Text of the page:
Spousal Wage Disparity: The Downside When Women Close the Income Gap

by | Feb 15, 2012

by Nancy Travers,LCSW

All variables being equal, men still earn more than women but the disparity is tightening. According to Richard Fry and D’Vera Cohn of the Pew Research Center, men generally remain the major breadwinners in the house, but the percentage of women whose income has grown beyond their husband’s has increased from 4 percent in 1970 to 22 percent now. This has changed the old marriage model, where the husband made the money and the wife managed the kids and the household. Now, both spouses work, share household duties and merge their paychecks.

These changes are likely a result of great strides in education for women. But not all of the changes are good. Women have gotten plenty of less desirable results from this, as well as good ones. Once, we had the option to go to work. Now there’s not much of a choice. Welcome to the world of men ladies: be careful what you wish for.

A new anecdotal survey conducted by BettyConfidential.com shows that women who earn more than their husbands experience more stress on the homefront and all claim that making more money is hurting their marriage. Seventy-five percent said they wished they weren’t the breadwinner. The survey asked divorced women and 66 percent responded that making more money led to their divorce.

Gender roles are changing in other ways. Men are increasingly willing to pitch in around the home and many do dishes, mop floors and cook the meals. Now, the number of men who do much of the cooking rose to 56 percent in 2008 from 34 percent in 1992, according to the Families and Work Institute.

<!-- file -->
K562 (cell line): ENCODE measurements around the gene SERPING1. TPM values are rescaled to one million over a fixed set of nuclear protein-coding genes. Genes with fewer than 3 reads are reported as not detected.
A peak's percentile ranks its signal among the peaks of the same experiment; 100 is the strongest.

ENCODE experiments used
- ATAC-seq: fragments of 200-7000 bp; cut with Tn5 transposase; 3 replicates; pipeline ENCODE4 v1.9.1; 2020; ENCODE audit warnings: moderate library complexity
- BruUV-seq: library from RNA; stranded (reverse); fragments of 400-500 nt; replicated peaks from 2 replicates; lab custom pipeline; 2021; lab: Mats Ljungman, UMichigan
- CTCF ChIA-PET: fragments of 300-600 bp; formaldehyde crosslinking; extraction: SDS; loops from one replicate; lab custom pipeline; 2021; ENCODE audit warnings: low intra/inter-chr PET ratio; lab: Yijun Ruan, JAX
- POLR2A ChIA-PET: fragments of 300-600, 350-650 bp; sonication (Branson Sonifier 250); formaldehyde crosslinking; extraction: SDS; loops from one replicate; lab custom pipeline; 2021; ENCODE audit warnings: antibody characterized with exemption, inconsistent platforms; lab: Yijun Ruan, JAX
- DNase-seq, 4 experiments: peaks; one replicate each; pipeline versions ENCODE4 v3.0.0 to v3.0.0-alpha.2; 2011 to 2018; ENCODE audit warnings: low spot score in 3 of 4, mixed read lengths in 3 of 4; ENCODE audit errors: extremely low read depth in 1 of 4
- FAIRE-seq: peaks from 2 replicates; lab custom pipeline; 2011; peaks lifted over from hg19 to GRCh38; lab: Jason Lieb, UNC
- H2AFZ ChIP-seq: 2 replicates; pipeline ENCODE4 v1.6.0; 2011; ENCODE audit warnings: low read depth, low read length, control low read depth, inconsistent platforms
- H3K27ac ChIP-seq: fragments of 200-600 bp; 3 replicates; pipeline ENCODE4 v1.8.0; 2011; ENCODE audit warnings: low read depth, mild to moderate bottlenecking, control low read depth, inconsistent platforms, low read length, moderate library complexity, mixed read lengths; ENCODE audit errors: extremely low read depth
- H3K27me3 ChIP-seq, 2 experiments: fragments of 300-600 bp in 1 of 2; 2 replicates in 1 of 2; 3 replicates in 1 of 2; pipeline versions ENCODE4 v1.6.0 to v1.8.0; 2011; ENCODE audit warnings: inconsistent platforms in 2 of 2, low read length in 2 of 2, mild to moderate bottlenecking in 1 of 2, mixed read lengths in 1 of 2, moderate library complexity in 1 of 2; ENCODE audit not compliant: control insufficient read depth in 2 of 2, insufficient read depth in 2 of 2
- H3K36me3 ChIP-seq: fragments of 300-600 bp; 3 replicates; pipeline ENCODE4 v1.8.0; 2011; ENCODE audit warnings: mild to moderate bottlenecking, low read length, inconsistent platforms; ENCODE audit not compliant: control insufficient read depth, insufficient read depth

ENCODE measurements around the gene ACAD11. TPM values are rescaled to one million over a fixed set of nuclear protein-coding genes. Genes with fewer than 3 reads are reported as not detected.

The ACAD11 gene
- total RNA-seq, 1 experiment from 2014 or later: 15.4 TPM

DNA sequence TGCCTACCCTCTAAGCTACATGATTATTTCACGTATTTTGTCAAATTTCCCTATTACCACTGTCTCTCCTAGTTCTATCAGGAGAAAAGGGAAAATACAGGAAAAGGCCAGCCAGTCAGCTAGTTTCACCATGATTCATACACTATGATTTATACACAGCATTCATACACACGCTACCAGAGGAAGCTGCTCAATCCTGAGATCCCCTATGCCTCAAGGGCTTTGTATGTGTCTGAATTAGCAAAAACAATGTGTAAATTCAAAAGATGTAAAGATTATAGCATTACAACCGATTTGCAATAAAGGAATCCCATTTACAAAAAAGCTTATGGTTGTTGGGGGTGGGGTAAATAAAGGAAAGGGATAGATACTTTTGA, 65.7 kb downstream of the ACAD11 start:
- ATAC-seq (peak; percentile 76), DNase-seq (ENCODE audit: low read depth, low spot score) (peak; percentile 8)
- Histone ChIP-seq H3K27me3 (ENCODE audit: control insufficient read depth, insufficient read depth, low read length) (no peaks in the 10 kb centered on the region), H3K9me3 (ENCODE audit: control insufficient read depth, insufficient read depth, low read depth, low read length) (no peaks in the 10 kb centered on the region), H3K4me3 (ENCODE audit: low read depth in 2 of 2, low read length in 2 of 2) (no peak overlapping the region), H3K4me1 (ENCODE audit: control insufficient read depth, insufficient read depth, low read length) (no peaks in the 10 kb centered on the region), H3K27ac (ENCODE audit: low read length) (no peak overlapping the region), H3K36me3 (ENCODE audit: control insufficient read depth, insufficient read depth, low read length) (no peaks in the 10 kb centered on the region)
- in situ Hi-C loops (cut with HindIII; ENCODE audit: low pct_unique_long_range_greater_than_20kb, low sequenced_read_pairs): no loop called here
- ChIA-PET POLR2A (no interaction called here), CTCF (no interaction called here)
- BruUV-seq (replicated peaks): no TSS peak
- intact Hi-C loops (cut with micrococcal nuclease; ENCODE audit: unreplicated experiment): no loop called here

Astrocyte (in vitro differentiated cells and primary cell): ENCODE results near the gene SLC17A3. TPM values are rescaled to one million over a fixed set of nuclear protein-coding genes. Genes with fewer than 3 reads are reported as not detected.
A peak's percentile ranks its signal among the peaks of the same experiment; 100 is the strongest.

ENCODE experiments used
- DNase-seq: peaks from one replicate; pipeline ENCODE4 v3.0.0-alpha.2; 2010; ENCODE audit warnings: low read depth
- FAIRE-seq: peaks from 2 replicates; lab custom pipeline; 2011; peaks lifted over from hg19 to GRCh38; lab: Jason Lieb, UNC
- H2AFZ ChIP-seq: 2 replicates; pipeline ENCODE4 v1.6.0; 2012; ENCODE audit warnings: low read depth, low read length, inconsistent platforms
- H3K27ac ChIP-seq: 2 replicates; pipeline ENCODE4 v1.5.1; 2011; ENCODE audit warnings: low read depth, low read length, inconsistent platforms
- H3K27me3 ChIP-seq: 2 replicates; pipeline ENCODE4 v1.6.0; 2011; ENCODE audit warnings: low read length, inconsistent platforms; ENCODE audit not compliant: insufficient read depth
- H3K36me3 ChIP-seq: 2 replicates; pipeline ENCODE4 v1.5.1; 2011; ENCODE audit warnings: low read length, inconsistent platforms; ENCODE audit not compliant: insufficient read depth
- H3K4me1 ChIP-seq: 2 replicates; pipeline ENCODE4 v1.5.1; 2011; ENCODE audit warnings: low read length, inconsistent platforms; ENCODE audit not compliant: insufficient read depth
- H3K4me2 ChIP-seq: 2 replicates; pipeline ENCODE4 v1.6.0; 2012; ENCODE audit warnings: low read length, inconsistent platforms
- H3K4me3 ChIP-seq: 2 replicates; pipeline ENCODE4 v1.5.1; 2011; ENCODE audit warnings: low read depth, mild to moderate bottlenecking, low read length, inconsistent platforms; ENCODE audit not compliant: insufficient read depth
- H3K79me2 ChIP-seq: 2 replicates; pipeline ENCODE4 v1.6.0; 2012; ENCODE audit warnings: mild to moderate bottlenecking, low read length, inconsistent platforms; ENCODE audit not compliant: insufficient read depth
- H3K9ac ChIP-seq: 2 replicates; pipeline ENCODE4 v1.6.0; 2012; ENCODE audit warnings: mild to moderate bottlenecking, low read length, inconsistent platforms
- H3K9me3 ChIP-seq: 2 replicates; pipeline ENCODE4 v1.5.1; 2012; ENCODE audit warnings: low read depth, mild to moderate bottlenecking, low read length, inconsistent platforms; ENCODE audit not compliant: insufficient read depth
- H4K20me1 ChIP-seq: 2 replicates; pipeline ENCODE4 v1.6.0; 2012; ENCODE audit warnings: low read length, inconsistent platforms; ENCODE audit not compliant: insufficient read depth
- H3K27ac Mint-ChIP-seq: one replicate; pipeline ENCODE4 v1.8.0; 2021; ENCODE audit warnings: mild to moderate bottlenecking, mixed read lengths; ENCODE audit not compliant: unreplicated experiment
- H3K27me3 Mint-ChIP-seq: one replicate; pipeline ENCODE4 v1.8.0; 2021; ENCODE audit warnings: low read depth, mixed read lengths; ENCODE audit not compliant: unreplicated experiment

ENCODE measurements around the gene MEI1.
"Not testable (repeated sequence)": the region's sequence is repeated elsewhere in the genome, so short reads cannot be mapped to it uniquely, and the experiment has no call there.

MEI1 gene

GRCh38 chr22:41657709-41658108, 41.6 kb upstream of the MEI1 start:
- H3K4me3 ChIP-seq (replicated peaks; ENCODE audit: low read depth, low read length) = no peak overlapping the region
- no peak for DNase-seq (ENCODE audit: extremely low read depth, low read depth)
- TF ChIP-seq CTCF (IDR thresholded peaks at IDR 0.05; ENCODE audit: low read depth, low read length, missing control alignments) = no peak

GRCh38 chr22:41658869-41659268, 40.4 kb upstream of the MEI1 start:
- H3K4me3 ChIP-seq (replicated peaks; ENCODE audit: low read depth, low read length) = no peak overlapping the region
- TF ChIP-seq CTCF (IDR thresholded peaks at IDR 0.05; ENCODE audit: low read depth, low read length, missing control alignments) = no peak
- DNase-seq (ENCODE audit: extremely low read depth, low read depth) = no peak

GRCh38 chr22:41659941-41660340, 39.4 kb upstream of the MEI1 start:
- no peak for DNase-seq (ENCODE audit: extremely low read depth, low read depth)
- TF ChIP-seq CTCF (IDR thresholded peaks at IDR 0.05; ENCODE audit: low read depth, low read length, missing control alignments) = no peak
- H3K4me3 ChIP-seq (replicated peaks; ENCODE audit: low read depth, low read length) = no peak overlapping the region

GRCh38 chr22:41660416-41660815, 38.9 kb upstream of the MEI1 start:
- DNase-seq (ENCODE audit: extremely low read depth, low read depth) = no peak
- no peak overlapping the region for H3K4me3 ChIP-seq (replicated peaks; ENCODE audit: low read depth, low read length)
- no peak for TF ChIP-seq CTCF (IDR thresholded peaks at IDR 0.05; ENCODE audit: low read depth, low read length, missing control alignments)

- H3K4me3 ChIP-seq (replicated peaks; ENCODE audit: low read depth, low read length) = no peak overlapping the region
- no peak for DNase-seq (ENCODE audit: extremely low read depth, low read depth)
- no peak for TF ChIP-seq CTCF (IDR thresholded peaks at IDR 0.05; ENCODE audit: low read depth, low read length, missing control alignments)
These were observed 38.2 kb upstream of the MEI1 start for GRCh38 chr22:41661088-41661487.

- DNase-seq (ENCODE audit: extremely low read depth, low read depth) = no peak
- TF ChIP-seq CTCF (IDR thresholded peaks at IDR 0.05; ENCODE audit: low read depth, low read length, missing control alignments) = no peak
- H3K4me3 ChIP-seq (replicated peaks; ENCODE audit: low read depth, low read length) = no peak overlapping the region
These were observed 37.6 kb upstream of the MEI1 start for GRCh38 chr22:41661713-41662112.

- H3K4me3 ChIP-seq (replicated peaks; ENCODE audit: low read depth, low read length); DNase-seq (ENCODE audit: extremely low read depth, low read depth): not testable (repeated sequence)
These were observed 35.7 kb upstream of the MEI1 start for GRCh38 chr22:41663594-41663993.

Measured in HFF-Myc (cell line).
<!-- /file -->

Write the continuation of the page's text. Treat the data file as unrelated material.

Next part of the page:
When men are unwilling to participate in household and childcare duties even though they’re earning less money than their wives, many marriages fail. In order to succeed in this situation, a couple needs to have a partnership in their marriage. Both spouses should have similar values regarding work and money management, and share household responsibilities equally. If a couple agrees that it’s OK for the woman to earn more, it’s not going to affect them as much as if they enter the marriage with the expectation that the husband will be the main breadwinner.

In order to alleviate as much stress and tension as possible, couples should address their expectations for earning power. Historically, men associate their self-worth with how much money they earn, more than women do. If the wife is earning more, if she deserves to have more say in how the money is managed should be negotiated. Will the funds be handled differently? Will household responsibilities change? If the wife is earning more money because she is spending more time at work, a couple needs to discuss household and childcare responsibilities. In the end, what makes the most sense? It’s not about women making all the decisions, but that couples are sharing the decision-making, now.

A couple must agree that money doesn’t equal power and their relationship is worth much more than either before they can adjust to the new model of marriage. By creating unambiguous marital roles and fully addressing all aspects of the family finances-especially how it is handled and by whom-a couple can survive the changing financial and employment landscape of today. In the end, it’s about attitude more than the actual dollar amounts that cause the most conflict. If either spouse feels resentful or critical, it will eventually come out and ultimately destroy the marriage.

Nancy Travers is a Licensed Clinical Social Worker. She specializes in all types of relationships; We all want them, We all need them; How to get em and Keep them. Nancy’s office is located at 1600 Dove Street, Suite 260, Newport Beach, CA 92660.

For more information or to make an appointment, call 949-510- 9423 or contact us.
copyright a division of Counseling Corner, Inc.
As seen in The Blade magazine June 2005.


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